On the 9th, a Montagnez Captain came to see me, and asked me to go with him to see Monsieur the Governor, as he wished to speak to him. Father Lallemant was there. The subject of his speech was that, the Abenaquiois having come to Kebec, he had forbidden them to go up to the three Rivers, and they had paid no attention to his command. " If Monsieur the Governor, " said he, " will lend me aid, I will close all the rivers through which they can return to their country." As our Savages occasionally go to the land of the Abenaquiois, those also wish to come and visit them at Kebec and further up. But it is not for the good of Messieurs the Associates; for those barbarians come to carry off the Beavers of these countries, [281 i.e., 277] to take them elsewhere. Hence Monsieur the Governor, in view of this disorder, summoned the Captain of the Montagnez and the Abenaquiois to notify them that he was displeased that these peddlers should come trafficking in the footsteps of the French,—even threatening the Montagnez that he would prohibit the store from selling them any provisions until the Abenaquiois should go away. This Montagnez Captain declared that he did not wish these strangers to go up to the three Rivers, but preferred to have them return to their own country. Those worthy people thereupon reëmbarked, pretending to turn homewards; but in fact they went straight to the three [page 187] Rivers, to exchange their porcelain for the Beavers of the Algonquins and other nations, who go ashore in that neighborhood. Monsieur the Governor, upon hearing this, sent a messenger to the three Rivers as soon as possible, to break up this arrangement. He wrote to Monsieur de Chasteau-fort, who brought together the leaders of the Montagnez and the Abnaquiois, who were twelve in number. He asked why they had disobeyed the command of Monsieur the Governor. They replied that they had not come for any trade in peltries, [282 i.e., 278] but to help their allies in their wars. However, as they found themselves hard pressed, they decided to withdraw. Monsieur de Chasteau-fort had their cabins and all their outfit examined; he found no Beavers, but three arquebuses, which he took away from them; they finally tied up their baggage and went away. A Montagnez Captain had presented himself to go and block their passage, according to the way of these nations. These Barbarians have a very remarkable custom. When other nations arrive in their country, they would not dare pass beyond without permission from the Captain of the place; if they did, their canoes would be broken to pieces. This permission to pass on is asked for with presents in hand; if these presents are not accepted by the Chief, not being minded to let them pass, he tells them he has stopped the way, and that they can go no further. At these words they have to turn back, or run the risks of war.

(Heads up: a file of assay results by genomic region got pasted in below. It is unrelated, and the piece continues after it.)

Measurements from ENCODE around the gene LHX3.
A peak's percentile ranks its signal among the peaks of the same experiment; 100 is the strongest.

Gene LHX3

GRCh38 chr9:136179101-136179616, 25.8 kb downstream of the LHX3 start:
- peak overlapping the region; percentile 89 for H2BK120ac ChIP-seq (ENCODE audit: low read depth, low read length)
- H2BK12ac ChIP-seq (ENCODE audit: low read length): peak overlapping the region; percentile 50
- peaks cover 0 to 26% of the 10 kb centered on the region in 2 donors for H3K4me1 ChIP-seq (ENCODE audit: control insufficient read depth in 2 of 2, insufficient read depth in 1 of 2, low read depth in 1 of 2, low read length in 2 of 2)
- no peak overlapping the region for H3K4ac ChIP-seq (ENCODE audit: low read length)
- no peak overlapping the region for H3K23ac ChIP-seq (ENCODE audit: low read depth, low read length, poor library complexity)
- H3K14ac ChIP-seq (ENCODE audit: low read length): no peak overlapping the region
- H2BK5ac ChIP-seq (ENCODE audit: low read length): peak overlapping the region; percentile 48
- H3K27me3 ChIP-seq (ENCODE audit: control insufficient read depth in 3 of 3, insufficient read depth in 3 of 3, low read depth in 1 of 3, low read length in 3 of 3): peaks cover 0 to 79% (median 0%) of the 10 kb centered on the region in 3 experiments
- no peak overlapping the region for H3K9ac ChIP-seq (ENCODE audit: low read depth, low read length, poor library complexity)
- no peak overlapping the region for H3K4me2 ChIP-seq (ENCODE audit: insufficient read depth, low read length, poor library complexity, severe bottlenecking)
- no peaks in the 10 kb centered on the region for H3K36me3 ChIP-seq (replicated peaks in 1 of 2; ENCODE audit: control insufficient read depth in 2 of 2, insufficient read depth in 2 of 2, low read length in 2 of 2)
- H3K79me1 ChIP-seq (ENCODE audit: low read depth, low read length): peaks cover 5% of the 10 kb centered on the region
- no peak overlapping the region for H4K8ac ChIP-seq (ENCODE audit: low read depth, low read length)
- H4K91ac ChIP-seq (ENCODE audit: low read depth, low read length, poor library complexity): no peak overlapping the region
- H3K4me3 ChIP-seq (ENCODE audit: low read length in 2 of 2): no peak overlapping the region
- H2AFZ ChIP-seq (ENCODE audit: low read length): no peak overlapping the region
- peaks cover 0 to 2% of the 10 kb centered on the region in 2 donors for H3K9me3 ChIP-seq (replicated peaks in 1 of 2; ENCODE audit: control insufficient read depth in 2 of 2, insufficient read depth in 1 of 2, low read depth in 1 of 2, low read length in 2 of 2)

This same Montagnez Captain, who had offered to go and block the way, told me to tell Monsieur the Governor to send a good supply of food and provisions to the settlement of the three Rivers, [page 189] "Because," said he, " we shall assemble there in great numbers [283 i.e., 279] this Winter." He invited me to be there also, and to remain during that period, to instruct them; " If thou wishest, " he said to me, " thou shalt return to Kebec toward spring; as for us, the report is we shall pass the Winter there, and, when Summer comes, go down to Kebec. "
On the 10th of the same month, as I had sent a request to the house of nostre Dame des Anges to know if some one had not made some remarks for the Relation, Father Adam wrote me in these words: " I had not the desire to contribute anything concerning myself to swell the Relation that Your Reverence is sending to France; yet some time ago the thought occurred to me that I would diminish the glory of the mother of God if I concealed a favor which I received from her hands. It is that having been ill three months, and daily receiving the Holy Communion in bed,—whence I tried to hear all the Masses which were said in our Chapel, there being only a board between the Altar and me,—it pleased God to inspire me to a novena of Communions in honor of the nine months in which the holy Mother lay in the womb of saint Anne, to the end that I might be able to say Mass on the day of the nativity of our Lady. Having yielded to the inspiration, and the said day having [284 i.e., 280] come, I resolved to urge Your Reverence to allow me to say the holy Mass. Seeing how weak I was, you hesitated about granting me this; yet you allowed yourself to be persuaded, and consented to my wish, on condition that Father de Nouë would assist me as if I had been saying my first Mass. The next day Father Daniel rendered me the same kind service. Since that time I [page 191] have not failed a single day to say Mass, although I was very weak.